I enjoy this humble ingredient, always have! I have had many an experiment which rarely failed. I love stir fried mushrooms and there is an art in getting the right texture to your mushroom before using it in your final dish. Ideally mushrooms should never be washed as they absorb the water in which they are washed like a sponge, but you can and must clean them with a dry cloth, and then peel them. Look closely at the point where the stem meets the cap, with a sharp knife, reach under the cap and peel a fine layer from the stem right till the top. It should peel of easily like a hot knife on butter. Do it on all sides and you will have a perfectly dry  and pristine white mushroom cap without the need of washing it. 

You will observed that when cooked, mushrooms (especially the white button ones), which consist of a high percentage of water, release a lot of it (but natural). So if you are going to wash your mushrooms, they are going to absorb and release water while cooking. In the process, they shrivel up and turn slightly rubbery, in the process losing their earthy flavors. The right way to cook mushrooms is to thrown them in the pan with a little oil which is kept on high heat. Toss around quickly with a wooden spoon and ensure you dont squeeze any of them. No salt, no additives should be added at this point. Once you feel the oils coated the mushroom and the steams pouring out, immediately turn off the gas and plate it out, keep aside to use, as required. You can add, garlic, dry herbs or anything during the cooking process (as an added flavouring, complimenting the dish you are creating) as long as there is no water based ingredient. This is what the right texture of mushrooms in a mushroom dish should be. You can add these to gravies, sauces, pastas or anything for the matter. 

I have created a delicious dish, a spontaneous creation as I love using seasonal ingredients and mushroom being versatile, can be mixed and matched with many ingredients. This is a juicy concoction of baby Green Tomatoes, Green Garlic, tangy lemon and Stir Fried Mushrooms in an Asian stir fry sauce.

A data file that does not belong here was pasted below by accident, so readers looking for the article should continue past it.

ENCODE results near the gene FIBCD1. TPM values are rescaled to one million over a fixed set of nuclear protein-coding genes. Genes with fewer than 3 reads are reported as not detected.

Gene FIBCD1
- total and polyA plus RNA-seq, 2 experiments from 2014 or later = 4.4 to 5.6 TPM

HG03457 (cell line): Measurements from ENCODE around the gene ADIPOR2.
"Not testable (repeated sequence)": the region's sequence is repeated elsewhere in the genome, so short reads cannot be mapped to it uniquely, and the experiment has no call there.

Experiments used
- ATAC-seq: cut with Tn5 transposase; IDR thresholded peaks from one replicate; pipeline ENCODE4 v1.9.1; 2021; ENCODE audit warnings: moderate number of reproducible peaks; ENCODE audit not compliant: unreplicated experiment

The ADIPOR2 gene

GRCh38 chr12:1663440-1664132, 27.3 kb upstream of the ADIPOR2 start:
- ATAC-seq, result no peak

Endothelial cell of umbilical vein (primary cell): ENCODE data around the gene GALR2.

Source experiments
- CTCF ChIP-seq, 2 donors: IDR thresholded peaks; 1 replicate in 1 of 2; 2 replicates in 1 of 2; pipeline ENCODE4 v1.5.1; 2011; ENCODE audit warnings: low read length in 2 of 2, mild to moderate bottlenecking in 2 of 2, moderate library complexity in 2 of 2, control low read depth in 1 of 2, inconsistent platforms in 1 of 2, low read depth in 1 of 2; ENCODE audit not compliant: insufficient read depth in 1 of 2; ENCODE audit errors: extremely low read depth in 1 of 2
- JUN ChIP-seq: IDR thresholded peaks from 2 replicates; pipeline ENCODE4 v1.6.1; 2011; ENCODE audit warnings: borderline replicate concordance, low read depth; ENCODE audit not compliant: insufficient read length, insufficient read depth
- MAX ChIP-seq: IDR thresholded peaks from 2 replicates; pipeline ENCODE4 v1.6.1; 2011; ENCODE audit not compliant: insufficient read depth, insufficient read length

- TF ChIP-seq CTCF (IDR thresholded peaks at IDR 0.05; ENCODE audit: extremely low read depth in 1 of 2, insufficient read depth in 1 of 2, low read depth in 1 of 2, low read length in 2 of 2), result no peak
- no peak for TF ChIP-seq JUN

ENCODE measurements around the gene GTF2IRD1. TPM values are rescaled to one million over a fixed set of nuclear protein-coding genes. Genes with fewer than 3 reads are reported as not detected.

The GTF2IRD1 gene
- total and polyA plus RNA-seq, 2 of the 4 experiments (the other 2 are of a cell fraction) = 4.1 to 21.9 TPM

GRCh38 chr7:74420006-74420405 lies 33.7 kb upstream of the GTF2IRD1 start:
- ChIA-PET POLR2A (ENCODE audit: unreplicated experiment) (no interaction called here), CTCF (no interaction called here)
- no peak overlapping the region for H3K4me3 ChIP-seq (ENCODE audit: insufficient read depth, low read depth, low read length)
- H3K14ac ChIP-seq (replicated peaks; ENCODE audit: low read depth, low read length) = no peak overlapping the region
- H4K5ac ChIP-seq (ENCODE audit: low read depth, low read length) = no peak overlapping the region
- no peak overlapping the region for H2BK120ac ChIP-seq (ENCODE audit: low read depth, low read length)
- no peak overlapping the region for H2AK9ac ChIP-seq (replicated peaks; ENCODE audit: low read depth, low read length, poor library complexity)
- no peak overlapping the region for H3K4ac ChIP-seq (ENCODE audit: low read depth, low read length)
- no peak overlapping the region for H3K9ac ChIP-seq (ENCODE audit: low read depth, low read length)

1 pckt Button Mushrooms - Halved
2 Baby Green Tomatoes (Diced)
4-5 shoots - Green Garlic (Finely Chopped, including the green shoots)
1/2 Lemon - Sliced Thinly
1 tablsp Olive Oil
1 tsp Chilli Flakes
1 tsp Light Soy Sauce
2 tablsp Oyster Sauce (Vegetarian version can be used)
Salt & White Pepper Powder
A dash of bitters (optional)
A pinch of dried celery (optional)
In a wok, heat the olive oil on high heat, throw in the mushrooms and toss around on high heat. When just about ready, throw in the chopped garlic and stir fry till fragrant and till the garlic has browned in a bit. Add the Soy Sauce and Oyster Sauce stir fry and tossing well without lowering the heat and add all the seasoning's. Add the lemon slices, dash of bitters and tomatoes and stir fry till the sauce coats the ingredients evenly. 

Plate it out in a shallow dish and serve immediately.   

Monday, December 06, 2010

Engage Simplicity

Bottom-line - Anything, be it anything, should have the power to humble you at some level. When you come across a down-to-earth person, there is nothing more rhetorically impelling than that presence. I have met very few who impress me to that level, and they, in my list of people I respect, are of the highest order.